The term separator has been used with units like the Surepower 1315 or 1314. They are really just a big solenoid but have some integrated circuits to monitor the voltage of each battery for disconnect and connecting. The term "smart" is usually used in their marketing terminology at some point. The heart of the unit is the high power relay, "solenoid", "DC Contactor". Obviously for battery circuits you may need a pretty hefty relay, 200 amps is not uncommon. Of course these need to be picked on, so when engaged you are always using up some power. A relay used for this application would need to be rated for continuous duty. One draw back of high power relays is the wetting current needed to keep the contacts clean. They will become pitted and build up a contact resistance. One of the things to look for in a high power relay what the contacts are made of, in this case you would prefer to get something with a silver alloy as apposed to just copper.

Another term for the smart separator is "ACR" automatic charging relay. Again these are pretty much the same thing. Blue Sea makes a few "ACR's one of them uses a Magnetic Latch Relay the Blue Sea 7620. The big difference of the Magnetic Latch relay is that it does not use all the continuous power that a continuous duty relay does. On a normal relay it does not really matter what which side of the coil has positive or negative. . With a magnetic latch relay the plunger is engaged and a stop will swing into place and keep it closed. To open it you provide the voltage the opposite polarity and the plunger engages and the stop is pulled out of the way.. The polarity of the magnetic stop is based on the same coil inputs. The input to the coil is momentary and thus can not be used with a simple switch.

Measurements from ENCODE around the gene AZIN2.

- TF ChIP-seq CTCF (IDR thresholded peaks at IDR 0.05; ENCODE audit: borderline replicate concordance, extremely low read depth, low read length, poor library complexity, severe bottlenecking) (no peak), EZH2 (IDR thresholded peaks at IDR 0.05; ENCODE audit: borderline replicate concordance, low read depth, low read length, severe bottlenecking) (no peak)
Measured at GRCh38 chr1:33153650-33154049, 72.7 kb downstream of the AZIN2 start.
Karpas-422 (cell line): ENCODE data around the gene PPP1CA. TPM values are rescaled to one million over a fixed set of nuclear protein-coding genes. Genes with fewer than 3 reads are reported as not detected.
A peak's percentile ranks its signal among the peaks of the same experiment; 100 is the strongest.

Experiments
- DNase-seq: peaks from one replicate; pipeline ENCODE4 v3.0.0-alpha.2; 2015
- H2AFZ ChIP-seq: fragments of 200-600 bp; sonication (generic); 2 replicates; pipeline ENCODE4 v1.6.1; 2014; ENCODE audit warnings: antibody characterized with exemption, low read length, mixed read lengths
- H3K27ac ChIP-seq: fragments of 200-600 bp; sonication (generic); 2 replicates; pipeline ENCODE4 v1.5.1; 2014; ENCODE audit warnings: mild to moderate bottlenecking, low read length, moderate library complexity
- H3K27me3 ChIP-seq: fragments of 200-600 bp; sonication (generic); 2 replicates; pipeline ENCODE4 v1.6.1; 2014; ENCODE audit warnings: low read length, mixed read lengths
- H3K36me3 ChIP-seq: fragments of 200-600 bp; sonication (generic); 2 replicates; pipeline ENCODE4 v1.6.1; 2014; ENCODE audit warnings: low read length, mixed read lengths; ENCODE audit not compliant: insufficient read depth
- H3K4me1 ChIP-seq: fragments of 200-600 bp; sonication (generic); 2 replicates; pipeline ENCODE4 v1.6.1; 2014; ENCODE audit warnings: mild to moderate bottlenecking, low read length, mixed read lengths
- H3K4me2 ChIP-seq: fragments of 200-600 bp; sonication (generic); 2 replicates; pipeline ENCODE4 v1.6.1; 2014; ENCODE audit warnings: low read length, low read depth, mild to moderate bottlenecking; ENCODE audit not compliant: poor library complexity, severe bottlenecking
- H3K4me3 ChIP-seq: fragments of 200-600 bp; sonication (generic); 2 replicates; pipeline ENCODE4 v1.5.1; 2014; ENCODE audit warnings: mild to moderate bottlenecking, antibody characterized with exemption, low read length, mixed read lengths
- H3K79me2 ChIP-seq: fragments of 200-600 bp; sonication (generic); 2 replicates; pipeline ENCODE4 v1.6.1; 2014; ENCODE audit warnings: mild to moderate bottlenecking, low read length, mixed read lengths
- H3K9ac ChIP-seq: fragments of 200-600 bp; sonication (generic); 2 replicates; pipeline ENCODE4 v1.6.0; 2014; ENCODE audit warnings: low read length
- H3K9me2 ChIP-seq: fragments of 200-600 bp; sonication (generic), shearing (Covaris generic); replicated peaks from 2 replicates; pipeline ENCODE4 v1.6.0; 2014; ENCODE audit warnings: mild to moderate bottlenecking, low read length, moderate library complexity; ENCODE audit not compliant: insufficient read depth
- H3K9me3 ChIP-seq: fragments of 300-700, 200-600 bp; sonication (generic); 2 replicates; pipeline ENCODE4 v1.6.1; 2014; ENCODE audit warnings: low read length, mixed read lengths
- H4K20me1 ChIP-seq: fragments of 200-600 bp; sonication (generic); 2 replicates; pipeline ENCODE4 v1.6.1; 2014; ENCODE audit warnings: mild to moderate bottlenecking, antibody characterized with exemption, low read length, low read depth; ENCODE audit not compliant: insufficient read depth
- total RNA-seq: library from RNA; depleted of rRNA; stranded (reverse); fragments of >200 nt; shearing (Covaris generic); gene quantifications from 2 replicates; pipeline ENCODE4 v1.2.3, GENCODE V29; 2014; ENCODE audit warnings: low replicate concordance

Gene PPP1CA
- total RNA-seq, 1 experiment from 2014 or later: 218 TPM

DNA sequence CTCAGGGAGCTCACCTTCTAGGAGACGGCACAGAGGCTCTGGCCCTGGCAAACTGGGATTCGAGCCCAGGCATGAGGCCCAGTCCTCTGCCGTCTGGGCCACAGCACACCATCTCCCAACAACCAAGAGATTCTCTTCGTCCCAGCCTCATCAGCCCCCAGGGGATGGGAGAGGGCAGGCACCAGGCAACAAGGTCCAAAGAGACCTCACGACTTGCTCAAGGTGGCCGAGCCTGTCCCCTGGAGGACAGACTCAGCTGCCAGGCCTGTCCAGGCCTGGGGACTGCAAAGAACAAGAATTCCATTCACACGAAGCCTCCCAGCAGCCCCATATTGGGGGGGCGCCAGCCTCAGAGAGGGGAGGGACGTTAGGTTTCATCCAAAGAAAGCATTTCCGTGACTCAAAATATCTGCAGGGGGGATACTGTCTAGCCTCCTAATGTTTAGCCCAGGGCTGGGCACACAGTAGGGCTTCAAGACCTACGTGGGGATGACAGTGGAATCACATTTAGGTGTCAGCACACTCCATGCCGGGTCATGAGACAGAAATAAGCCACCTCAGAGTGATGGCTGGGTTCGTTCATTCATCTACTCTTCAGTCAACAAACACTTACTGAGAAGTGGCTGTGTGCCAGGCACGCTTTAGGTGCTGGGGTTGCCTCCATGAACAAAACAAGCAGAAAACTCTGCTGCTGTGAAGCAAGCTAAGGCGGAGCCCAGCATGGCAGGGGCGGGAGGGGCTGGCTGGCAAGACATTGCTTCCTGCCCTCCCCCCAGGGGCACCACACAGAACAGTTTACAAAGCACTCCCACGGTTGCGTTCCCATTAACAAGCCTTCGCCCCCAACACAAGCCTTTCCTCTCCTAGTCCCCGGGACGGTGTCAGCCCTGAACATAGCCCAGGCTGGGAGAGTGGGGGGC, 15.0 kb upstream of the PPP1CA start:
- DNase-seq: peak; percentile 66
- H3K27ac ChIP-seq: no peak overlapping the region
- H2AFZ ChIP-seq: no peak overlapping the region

There are other versions using high-Power FET's and such, but all in all they are supposed to do the same thing. I have personally removed the so called smarts from Sure Power unit and just use the Trombetta Relay wired into my run circuit. The van is running the batteries are combined, it is off they are disconnected. I also have a Blue Sea 6007 Switch wired in parallel to the relay. If the relay fails on a trip I can manually change it. I believe it to be a cleaner setup.

Sure the "Smart" relays will let you charge the van battery while you are plugged in and all that. With out a doubt the dumbest idea was the "start assist mode on the Surepower unit 1315"

sorry for the thread jack.
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Old 03-26-2012, 11:14 PM   #17
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Re: Battery Protector, Is 11.8volts enough to start the V10?

your thread jack was very informative, thanks.
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Old 03-27-2012, 04:30 AM   #18
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Re: Battery Protector, Is 11.8volts enough to start the V10?

Thanks Greg.......I was hoping you would see the electrical bait I tossed out for you. Good info!

I'm always trying to get a better understanding of the electronic gizmos that are out there. It's easier to figure out what failed if you have a clear mental picture of how things work.
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Old 03-27-2012, 10:26 AM   #19
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Re: Battery Protector, Is 11.8volts enough to start the V10?

Isolators are outdated in my opinion, but I think the difference is having a heat sink. It should be moot though because a separator is really better in most any case.
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Old 03-27-2012, 12:46 PM   #20
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Re: Battery Protector, Is 11.8volts enough to start the V10?

Heat sink?

I'm guessing that's something different that a heated toilet seat. What role does a heat sink play in separators?